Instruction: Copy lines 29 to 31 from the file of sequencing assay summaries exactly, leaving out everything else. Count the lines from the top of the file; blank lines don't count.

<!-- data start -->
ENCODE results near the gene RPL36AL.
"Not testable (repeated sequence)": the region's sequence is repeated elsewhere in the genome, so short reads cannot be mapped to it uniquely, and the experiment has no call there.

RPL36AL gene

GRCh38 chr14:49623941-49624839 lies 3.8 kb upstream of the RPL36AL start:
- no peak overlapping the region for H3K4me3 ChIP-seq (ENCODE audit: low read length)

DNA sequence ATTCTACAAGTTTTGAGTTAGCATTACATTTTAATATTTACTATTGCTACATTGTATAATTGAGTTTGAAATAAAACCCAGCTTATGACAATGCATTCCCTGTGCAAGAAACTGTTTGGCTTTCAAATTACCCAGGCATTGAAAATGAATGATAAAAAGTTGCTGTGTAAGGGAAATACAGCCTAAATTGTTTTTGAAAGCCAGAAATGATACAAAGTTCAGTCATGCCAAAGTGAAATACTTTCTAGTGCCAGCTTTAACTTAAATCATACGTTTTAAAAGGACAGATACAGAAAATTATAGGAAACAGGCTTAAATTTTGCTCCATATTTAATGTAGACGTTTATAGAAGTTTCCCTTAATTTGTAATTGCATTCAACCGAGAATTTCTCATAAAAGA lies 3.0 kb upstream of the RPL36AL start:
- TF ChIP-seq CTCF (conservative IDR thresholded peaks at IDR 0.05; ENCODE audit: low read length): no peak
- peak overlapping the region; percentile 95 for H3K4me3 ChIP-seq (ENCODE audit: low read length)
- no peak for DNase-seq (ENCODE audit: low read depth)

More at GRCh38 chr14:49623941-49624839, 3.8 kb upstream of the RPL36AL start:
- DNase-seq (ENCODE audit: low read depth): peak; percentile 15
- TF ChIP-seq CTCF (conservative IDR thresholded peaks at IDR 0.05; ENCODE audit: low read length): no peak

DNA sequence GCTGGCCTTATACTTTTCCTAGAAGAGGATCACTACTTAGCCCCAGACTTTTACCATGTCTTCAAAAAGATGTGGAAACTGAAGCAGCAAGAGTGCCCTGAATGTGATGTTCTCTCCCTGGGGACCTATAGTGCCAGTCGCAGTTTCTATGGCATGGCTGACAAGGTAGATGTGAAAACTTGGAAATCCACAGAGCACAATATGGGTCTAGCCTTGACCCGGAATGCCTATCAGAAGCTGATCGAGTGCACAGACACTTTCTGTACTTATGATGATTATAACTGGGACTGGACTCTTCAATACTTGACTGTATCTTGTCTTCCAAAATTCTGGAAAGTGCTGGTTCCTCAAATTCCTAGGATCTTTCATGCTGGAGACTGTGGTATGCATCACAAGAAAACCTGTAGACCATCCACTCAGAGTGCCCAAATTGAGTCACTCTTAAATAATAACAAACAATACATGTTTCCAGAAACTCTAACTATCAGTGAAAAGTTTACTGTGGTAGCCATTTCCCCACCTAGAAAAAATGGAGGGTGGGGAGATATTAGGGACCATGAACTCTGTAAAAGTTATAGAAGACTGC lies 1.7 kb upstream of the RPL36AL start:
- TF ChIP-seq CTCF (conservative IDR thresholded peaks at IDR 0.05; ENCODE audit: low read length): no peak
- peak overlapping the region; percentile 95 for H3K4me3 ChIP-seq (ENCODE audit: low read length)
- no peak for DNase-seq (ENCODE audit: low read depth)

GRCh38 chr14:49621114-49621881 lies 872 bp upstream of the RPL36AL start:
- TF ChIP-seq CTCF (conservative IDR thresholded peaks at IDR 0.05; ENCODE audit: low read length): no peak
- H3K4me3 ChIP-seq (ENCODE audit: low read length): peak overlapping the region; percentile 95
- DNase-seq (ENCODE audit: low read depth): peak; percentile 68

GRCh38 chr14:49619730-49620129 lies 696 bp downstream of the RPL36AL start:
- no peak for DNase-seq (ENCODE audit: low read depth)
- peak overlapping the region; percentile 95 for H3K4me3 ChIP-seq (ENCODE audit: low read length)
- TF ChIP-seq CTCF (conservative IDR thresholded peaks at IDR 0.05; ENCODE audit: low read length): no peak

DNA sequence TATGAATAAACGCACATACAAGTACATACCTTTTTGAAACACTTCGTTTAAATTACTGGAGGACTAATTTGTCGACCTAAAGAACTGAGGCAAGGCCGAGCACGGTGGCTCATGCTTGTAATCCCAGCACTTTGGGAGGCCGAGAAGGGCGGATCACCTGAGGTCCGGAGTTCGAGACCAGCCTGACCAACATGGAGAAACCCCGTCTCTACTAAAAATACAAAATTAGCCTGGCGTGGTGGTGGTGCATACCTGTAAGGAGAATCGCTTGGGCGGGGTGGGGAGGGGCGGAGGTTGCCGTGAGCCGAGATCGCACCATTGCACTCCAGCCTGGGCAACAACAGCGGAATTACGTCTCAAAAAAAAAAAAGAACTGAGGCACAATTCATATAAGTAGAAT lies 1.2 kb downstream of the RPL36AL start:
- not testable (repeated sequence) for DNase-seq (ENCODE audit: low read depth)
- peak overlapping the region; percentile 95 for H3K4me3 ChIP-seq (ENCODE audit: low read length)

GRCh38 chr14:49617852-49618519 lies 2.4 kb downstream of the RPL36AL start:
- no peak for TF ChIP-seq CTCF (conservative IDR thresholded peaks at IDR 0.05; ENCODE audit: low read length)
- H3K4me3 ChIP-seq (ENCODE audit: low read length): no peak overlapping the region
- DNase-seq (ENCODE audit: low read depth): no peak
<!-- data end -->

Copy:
- no peak for TF ChIP-seq CTCF (conservative IDR thresholded peaks at IDR 0.05; ENCODE audit: low read length)
- H3K4me3 ChIP-seq (ENCODE audit: low read length): no peak overlapping the region
- DNase-seq (ENCODE audit: low read depth): no peak